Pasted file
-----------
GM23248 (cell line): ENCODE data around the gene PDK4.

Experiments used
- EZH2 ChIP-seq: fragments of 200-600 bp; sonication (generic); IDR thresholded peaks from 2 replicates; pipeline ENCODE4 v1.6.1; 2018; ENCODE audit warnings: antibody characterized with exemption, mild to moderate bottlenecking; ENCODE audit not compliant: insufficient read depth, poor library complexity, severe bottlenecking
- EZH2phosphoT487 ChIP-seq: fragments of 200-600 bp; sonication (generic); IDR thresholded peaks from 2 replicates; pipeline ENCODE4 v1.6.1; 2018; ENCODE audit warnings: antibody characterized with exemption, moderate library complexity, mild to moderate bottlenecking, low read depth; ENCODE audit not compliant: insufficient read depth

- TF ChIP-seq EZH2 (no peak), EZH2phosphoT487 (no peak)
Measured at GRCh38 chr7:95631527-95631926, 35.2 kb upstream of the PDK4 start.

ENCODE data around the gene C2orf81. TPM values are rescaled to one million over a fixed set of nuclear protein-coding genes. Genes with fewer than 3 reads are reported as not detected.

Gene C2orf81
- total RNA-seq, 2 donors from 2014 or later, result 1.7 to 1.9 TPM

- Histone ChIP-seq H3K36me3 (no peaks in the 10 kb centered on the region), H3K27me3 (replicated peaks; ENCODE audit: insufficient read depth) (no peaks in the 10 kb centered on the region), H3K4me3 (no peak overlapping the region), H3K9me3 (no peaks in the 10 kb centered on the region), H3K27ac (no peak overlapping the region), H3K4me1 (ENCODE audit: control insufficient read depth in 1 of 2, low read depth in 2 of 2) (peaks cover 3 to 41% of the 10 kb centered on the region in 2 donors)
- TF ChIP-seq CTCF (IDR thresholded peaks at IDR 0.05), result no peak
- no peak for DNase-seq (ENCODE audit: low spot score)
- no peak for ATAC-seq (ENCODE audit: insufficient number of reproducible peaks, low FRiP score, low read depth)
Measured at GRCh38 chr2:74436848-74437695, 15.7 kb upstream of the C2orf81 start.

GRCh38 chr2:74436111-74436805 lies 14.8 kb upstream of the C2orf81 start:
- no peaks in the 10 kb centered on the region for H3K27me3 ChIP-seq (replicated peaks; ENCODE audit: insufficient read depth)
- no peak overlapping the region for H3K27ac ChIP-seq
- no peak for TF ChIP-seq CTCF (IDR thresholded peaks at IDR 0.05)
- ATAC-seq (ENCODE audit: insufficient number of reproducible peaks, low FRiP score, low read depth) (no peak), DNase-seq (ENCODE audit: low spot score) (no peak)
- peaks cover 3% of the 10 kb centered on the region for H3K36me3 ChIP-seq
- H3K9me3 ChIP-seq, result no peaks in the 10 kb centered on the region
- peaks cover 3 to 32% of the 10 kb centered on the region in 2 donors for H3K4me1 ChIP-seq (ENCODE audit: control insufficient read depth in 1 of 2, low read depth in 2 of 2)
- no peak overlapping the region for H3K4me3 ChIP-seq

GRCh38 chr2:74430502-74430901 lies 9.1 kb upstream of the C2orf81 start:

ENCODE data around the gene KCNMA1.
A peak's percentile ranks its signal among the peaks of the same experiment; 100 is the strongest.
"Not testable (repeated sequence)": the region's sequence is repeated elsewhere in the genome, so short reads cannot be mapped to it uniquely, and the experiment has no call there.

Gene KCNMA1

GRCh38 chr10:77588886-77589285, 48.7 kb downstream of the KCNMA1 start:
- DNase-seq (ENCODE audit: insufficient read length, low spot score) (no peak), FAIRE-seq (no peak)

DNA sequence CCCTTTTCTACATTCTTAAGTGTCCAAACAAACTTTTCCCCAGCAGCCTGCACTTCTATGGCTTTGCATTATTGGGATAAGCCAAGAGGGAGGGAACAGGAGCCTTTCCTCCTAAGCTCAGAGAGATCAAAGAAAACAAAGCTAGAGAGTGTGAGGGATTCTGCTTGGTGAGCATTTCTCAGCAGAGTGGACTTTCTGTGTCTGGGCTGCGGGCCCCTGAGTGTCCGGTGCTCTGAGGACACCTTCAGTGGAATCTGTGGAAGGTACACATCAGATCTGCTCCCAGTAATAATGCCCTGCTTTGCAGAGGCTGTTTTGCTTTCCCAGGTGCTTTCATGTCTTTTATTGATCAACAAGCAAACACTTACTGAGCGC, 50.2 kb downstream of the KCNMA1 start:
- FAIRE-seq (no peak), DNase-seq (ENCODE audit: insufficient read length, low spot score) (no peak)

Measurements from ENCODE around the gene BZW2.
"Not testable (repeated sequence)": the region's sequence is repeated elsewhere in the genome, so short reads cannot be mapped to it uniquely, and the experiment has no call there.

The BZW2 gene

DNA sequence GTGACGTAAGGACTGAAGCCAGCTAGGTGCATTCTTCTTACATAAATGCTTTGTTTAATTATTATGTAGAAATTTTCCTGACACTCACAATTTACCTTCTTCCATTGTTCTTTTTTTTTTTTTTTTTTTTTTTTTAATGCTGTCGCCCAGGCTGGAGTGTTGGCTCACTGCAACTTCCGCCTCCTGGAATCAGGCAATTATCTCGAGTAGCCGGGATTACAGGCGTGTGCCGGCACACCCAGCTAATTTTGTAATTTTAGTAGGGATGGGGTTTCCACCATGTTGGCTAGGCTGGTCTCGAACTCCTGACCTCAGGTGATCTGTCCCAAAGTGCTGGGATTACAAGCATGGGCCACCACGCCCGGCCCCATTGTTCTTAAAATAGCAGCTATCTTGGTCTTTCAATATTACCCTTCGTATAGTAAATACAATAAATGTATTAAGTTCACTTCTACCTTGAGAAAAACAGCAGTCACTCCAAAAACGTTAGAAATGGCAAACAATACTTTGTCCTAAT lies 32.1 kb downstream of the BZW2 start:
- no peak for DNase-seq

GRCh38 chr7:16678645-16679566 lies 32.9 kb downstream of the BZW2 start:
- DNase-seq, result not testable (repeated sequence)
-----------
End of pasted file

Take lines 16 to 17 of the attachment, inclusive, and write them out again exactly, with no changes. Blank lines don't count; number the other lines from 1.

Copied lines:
- no peaks in the 10 kb centered on the region for H3K27me3 ChIP-seq (replicated peaks; ENCODE audit: insufficient read depth)
- no peak overlapping the region for H3K27ac ChIP-seq